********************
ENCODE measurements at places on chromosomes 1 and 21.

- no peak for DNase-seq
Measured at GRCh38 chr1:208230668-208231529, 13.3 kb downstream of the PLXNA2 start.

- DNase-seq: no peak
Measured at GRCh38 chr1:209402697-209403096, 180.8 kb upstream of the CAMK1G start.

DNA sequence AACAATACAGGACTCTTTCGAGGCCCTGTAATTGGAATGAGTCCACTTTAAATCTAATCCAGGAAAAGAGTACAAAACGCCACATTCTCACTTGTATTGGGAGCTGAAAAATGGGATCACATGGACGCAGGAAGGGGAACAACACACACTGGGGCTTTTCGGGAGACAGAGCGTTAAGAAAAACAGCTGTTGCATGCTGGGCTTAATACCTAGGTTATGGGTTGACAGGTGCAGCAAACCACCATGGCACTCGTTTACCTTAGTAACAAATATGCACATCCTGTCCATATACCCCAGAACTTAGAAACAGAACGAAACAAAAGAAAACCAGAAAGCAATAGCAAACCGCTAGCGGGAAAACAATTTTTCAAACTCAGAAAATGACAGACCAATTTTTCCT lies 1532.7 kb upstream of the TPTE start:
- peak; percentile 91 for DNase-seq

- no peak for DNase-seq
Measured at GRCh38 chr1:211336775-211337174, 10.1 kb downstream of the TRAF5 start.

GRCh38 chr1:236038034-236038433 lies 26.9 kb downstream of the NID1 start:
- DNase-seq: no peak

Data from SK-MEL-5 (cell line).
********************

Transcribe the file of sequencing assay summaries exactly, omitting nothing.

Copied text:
ENCODE measurements at places on chromosomes 1 and 21.

- no peak for DNase-seq
Measured at GRCh38 chr1:208230668-208231529, 13.3 kb downstream of the PLXNA2 start.

- DNase-seq: no peak
Measured at GRCh38 chr1:209402697-209403096, 180.8 kb upstream of the CAMK1G start.

DNA sequence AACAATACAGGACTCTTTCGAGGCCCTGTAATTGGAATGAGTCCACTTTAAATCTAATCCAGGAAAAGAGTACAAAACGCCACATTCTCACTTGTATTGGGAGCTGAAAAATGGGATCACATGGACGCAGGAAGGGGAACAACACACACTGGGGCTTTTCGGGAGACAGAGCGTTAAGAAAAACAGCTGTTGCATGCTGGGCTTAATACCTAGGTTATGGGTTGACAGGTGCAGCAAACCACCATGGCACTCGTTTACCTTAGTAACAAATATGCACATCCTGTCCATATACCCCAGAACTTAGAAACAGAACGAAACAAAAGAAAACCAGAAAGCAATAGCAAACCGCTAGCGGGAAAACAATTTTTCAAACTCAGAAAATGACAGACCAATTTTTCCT lies 1532.7 kb upstream of the TPTE start:
- peak; percentile 91 for DNase-seq

- no peak for DNase-seq
Measured at GRCh38 chr1:211336775-211337174, 10.1 kb downstream of the TRAF5 start.

GRCh38 chr1:236038034-236038433 lies 26.9 kb downstream of the NID1 start:
- DNase-seq: no peak

Data from SK-MEL-5 (cell line).